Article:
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What is the Leeds Archive of Vernacular Culture?

The University of Leeds is fortunate in being one of only two higher education establishments in England to have comprehensive research collections related to dialect and folk life (the other being the Archives of Cultural Tradition at the University of Sheffield). The material in the Leeds Archive of Vernacular Culture (LAVC) consists of the archives of the former Institute of Dialect and Folk Life Studies, part of the University of Leeds from October 1964 to September 1983, and dialect-related materials, which predate the establishment of the Institute.

The earliest materials in the Archive came through Harold Orton, a dialectologist who came to Leeds after having worked in the field of English dialects at Newcastle and Sheffield Universities. Orton is most well known for his work on the Survey of English Dialects (SED), which he established in collaboration with Swiss colleague Eugen Dieth.

The SED was based on research by a team of fieldworkers working in 313 localities in England and the Welsh borders from, circa. 1950-1961. The research was based on a questionnaire compiled by Orton and Dieth with the backing of the Philological Society. It included approximately 1,300 items, although informants were also encouraged to speak freely, and the information gathered was recorded phonetically and audio-taped. The informants themselves were predominantly natives from rural communities, with preference being given to those who had spent little or no time away from their home village, to males (who were less inclined to correct their speech) and to those who were intelligent and had a good set of teeth (!).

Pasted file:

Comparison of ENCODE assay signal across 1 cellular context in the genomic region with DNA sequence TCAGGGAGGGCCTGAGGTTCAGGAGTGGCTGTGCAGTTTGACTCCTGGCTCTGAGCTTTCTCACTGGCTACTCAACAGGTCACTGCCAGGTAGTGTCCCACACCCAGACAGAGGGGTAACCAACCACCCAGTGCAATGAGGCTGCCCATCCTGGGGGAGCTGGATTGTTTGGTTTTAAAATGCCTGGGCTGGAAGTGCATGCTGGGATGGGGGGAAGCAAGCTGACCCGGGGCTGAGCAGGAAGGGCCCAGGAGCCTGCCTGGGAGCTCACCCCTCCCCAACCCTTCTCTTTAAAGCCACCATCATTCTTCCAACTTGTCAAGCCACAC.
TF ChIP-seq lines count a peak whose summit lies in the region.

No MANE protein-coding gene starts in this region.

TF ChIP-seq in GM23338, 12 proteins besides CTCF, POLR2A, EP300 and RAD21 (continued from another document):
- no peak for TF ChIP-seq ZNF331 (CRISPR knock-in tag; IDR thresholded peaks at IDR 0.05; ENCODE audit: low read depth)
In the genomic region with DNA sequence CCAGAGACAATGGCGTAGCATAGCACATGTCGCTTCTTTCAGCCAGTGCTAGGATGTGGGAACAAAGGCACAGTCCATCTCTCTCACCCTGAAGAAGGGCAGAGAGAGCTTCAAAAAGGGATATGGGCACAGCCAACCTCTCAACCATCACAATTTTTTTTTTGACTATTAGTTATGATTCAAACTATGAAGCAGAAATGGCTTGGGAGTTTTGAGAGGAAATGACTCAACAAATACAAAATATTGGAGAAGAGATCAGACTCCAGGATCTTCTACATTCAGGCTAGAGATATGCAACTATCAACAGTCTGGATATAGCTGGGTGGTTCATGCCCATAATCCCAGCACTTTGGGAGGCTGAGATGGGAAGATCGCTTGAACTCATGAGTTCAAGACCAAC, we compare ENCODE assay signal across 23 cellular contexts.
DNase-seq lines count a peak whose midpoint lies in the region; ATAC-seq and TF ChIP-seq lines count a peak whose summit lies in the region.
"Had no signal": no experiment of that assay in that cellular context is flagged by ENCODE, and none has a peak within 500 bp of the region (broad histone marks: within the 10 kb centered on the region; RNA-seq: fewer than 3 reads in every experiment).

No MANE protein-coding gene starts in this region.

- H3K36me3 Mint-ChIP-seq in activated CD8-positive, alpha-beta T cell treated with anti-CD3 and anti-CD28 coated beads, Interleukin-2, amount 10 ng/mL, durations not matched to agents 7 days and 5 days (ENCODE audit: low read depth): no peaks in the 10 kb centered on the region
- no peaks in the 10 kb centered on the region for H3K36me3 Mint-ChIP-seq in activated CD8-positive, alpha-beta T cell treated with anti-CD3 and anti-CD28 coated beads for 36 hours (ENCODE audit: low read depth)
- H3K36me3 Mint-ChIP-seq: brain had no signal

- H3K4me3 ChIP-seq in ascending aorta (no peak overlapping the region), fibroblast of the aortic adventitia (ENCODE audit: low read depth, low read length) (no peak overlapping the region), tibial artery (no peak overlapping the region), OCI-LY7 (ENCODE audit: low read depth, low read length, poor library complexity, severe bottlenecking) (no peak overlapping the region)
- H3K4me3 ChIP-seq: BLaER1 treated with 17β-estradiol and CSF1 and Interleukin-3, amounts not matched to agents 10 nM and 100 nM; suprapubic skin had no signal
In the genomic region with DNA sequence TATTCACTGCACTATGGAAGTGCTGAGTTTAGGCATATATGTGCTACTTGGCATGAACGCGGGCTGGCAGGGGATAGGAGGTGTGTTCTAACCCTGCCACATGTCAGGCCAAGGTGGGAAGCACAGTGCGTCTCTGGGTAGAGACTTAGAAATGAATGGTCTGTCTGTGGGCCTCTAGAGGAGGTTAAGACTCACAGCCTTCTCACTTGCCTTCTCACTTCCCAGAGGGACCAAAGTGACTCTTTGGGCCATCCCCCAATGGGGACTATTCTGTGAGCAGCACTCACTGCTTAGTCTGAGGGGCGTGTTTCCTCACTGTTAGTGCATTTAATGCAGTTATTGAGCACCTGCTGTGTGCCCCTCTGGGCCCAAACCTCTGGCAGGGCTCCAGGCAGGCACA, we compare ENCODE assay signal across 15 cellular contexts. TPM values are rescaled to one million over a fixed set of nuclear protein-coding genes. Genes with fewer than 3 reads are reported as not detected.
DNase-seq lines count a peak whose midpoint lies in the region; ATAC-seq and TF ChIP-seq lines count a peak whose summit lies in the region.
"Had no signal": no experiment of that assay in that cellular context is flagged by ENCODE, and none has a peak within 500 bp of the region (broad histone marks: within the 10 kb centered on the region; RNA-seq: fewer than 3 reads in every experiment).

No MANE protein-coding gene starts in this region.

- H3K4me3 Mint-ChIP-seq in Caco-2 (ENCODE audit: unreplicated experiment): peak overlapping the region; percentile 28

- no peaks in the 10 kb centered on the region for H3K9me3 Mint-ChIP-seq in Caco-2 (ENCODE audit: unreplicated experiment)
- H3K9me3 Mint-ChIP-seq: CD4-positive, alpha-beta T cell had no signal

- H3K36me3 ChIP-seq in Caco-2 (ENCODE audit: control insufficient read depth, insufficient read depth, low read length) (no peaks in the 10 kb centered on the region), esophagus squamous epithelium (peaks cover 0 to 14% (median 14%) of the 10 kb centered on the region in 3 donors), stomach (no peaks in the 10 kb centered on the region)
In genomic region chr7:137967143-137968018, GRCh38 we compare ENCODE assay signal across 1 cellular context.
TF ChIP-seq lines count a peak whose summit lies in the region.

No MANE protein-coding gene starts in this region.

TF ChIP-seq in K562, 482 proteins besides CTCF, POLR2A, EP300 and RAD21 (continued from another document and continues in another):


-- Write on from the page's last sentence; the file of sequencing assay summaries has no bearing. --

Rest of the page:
Orton was also a key figure in the establishment of the Institute of Dialect and Folk Life Studies. The Institute came into being in October 1964 and provided a home for the SED and its continuation and publication, as well as fostering academic teaching and research in the field of dialect and folk life. The Institute offered undergraduate and postgraduate courses in all aspects of folklore studies throughout its existence, and created its own collections of relevant subject materials including printed and audio-visual items.

The LAVC is, thus, a substantial multiple media collection relating to Orton's work on English dialects and the teaching and research activities of the Institute of Dialect and Folk Life Studies. As such, it includes collections that are of significant linguistic and cultural research value.